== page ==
COLUMN: End Of A Dynasty Challenges New Hockey Captains
Published: Thursday, April 4, 2013
Updated: Thursday, April 4, 2013 01:04
As Union’s Daniel Ciampini put his goal past Parker Milner, it represented more than the fifth goal that the Dutchmen would score that night. It was more than just a finishing touch for Union to put on its performance of the night. It was the end of a dominating win that was an uncharacteristic way to put an end to the college career of six Boston College seniors.
Twice this postseason, the Eagles have been treated to abrupt endings. In the Hockey East playoffs, Boston University put on a second half offensive rally that pushed BC out of the running for a tournament title. Then, in the NCAA Tournament, a run was cut short once again in the first round of play as they failed to match the Dutchmen’s efforts.
The Eagles did not win the national championship. The senior class failed to win the Hockey East tournament for the first time in their careers. The Eagles finished with a record of 22-12-4.
It would be hard to argue that the senior class is not one of the most successful in the history of BC hockey. Their overall record was 114-40-9. They went undefeated in the Beanpot. They won two National Championships.
Despite the disappointing playoff performances this year, the six seniors have been praised as a dynasty. But as with all great dynasties, this one must inevitably come to an end.
The trio of Pat Mullane as captain and Steven Whitney and Patrick Wey as the assistants proved to be big performers this season. Whitney was second on the team in points, surpassed only by sophomore standout and Hobey Baker award finalist Johnny Gaudreau. He scored 26 goals, the most for the Eagles, and just behind him was Mullane, whose points came in the form of support as he tallied 27 assists. Wey had 12 assists and provided steady support on the defensive end.
As Ciampini’s goal hit home, it was time for the Eagles to start looking toward the next season. In this abrupt ending, there was no time to praise the dynastic class before moving on to determining how to continue the tradition of success for the Eagles over the individuals. The first progress came in form of the election of a new set of leaders.
Next year, another strong set of two forwards and a defenseman will captain the Eagles. Elected by their peers, a set of three: a goal scorer, a brick wall defenseman, and a player that goes beyond statistics.
Bill Arnold and Isaac MacLeod will take up the reigns of Whitney and Wey as the team’s assistant captains.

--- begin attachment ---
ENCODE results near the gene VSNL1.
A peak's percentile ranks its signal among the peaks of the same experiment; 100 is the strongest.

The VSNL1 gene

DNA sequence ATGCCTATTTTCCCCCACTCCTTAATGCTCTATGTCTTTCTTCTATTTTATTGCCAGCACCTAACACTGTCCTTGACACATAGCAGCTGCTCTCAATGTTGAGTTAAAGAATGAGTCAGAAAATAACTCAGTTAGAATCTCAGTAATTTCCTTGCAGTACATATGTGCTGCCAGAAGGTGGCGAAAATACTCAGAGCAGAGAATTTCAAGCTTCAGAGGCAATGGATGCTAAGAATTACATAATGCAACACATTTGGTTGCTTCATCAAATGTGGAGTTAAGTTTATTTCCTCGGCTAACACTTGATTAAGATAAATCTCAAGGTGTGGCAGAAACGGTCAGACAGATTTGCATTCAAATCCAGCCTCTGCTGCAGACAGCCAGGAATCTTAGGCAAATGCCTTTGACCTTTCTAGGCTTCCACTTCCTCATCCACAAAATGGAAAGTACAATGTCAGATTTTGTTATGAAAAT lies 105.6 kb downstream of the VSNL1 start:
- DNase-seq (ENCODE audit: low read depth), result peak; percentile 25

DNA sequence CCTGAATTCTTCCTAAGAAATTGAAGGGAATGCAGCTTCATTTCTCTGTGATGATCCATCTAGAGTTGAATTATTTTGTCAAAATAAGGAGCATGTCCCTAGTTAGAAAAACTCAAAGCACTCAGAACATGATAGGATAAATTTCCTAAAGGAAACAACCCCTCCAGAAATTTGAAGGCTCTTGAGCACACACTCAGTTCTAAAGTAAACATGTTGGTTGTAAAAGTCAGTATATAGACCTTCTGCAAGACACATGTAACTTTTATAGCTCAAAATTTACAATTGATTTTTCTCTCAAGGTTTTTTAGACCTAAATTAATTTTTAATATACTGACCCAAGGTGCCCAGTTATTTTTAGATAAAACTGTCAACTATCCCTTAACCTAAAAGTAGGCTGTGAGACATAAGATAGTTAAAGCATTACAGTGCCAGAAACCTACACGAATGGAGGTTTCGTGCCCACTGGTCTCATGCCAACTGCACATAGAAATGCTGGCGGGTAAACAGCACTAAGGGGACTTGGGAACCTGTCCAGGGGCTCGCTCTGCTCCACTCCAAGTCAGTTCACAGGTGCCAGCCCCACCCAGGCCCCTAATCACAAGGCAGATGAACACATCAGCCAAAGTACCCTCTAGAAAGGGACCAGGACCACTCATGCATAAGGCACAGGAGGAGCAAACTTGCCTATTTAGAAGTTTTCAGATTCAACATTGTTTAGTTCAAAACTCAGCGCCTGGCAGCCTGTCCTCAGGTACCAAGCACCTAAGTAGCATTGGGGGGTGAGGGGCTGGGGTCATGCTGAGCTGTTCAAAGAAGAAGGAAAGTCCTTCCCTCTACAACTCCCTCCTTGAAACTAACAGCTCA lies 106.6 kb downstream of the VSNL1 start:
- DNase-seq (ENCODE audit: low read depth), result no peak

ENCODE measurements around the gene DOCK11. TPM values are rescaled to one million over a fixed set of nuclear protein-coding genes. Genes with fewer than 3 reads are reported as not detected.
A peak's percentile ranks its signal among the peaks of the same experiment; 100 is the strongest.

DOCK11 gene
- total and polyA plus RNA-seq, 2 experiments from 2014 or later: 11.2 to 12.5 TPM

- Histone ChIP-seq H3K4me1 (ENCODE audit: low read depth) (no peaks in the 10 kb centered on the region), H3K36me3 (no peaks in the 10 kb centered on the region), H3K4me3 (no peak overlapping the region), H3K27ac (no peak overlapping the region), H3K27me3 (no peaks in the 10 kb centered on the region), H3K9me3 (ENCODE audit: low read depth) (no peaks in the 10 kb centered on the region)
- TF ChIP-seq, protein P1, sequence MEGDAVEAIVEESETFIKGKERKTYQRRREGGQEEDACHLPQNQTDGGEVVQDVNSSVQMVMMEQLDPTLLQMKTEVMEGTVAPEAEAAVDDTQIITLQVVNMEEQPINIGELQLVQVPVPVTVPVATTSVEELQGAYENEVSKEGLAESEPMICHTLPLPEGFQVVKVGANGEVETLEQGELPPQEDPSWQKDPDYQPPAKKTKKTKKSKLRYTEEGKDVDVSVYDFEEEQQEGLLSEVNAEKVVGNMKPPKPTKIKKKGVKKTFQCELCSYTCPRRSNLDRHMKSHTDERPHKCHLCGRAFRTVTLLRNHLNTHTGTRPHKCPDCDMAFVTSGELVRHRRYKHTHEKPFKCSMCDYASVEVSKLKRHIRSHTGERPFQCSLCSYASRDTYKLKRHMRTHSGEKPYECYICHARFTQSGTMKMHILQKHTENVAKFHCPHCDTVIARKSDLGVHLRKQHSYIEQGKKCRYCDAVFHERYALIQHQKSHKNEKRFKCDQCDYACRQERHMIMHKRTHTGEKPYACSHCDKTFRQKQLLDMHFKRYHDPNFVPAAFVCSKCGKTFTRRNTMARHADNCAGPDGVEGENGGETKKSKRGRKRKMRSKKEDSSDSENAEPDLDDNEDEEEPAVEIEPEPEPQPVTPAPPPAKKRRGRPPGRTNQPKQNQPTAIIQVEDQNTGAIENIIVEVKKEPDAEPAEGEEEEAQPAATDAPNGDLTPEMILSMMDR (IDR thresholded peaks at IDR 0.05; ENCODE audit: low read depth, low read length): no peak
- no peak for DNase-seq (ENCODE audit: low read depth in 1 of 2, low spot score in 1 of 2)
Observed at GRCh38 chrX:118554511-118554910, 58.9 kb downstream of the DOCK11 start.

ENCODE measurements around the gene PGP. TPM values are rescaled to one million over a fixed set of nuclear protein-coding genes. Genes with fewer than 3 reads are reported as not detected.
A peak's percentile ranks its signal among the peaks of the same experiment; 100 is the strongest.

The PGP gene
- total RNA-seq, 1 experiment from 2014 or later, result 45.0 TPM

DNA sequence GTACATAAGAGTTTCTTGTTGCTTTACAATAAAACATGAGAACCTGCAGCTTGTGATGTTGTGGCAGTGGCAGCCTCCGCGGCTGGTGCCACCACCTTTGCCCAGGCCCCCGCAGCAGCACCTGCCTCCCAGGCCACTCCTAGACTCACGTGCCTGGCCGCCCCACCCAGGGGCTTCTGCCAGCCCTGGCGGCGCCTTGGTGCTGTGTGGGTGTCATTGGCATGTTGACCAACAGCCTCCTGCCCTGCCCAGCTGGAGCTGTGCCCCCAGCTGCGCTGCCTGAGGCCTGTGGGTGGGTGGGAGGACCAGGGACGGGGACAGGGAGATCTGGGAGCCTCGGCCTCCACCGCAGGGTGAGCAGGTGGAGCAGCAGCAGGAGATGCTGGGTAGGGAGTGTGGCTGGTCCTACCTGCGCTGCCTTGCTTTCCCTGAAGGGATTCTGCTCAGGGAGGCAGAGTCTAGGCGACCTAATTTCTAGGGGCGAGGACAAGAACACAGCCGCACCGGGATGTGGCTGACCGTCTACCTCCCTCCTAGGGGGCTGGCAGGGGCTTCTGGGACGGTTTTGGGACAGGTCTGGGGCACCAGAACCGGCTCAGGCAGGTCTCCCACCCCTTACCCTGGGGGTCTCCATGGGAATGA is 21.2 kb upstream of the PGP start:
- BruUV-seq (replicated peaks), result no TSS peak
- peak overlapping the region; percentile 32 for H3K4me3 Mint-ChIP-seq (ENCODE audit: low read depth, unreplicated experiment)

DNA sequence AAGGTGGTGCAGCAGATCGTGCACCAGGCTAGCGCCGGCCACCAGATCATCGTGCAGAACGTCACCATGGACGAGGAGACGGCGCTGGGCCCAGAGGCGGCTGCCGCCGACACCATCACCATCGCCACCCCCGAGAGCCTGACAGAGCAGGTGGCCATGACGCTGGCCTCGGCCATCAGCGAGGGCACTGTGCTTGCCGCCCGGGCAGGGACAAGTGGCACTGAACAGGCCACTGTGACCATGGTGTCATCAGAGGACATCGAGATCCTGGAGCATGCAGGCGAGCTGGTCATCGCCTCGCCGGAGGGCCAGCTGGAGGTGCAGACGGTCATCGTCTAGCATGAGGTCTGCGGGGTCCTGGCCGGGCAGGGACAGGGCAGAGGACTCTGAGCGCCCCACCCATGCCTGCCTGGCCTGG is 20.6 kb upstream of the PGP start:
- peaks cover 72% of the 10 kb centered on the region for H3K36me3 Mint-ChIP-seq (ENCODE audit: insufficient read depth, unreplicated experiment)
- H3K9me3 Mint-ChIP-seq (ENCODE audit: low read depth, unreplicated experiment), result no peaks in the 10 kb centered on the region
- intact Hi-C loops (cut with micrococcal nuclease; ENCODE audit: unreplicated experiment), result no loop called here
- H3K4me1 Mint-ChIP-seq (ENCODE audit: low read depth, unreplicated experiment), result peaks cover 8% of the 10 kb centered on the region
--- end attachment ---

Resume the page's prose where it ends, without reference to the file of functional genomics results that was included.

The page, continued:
Arnold will bring a similar up-front leading attitude that Whitney and Mullane did with their productivity on offense. This season, he struck a balance between the great scorer and great assister, coming in just behind the offensive duo with points with 17 goals and 18 assists. Arnold gained valuable leadership experience during his sophomore year when he participated in the International Ice Hockey Federation World Junior Championships and was considered one of the U.S.’s top three players.
MacLeod provides the defense. A leader on that end of the ice has to offer things other than goal scoring, and MacLeod has demonstrated his ability to lead in another way by earning Hockey East All-Academic team honors during his first two seasons.
At the head of the charge will be Patrick Brown, a forward from Bloomfield Hills, Mich., who, though he fell in the middle of the pack as far as points this season, has stepped it up to become a valuable addition to the team during his junior year. Some of his top performances came when they mattered most, as Brown scored the deciding goal in the second game of the Eagles’ Hockey East quarterfinal series. He also had a goal in the Beanpot final.
Even with an undeniably able trio to lead the Eagles going into next season, the rising senior class has a lot to live up to. Is there life after Milner? Can BC still score with two of its top three point earners graduated?
This senior class was hugely important to the success that BC hockey has enjoyed over the past four years, but their graduation will not mean the end of a tradition of excellence. Along with the three captains, the team still has its top goal scorer in Gaudreau and emerging powerhouses such as Quinn Smith and Teddy Doherty to place their hopes in. It’s not the end of the line.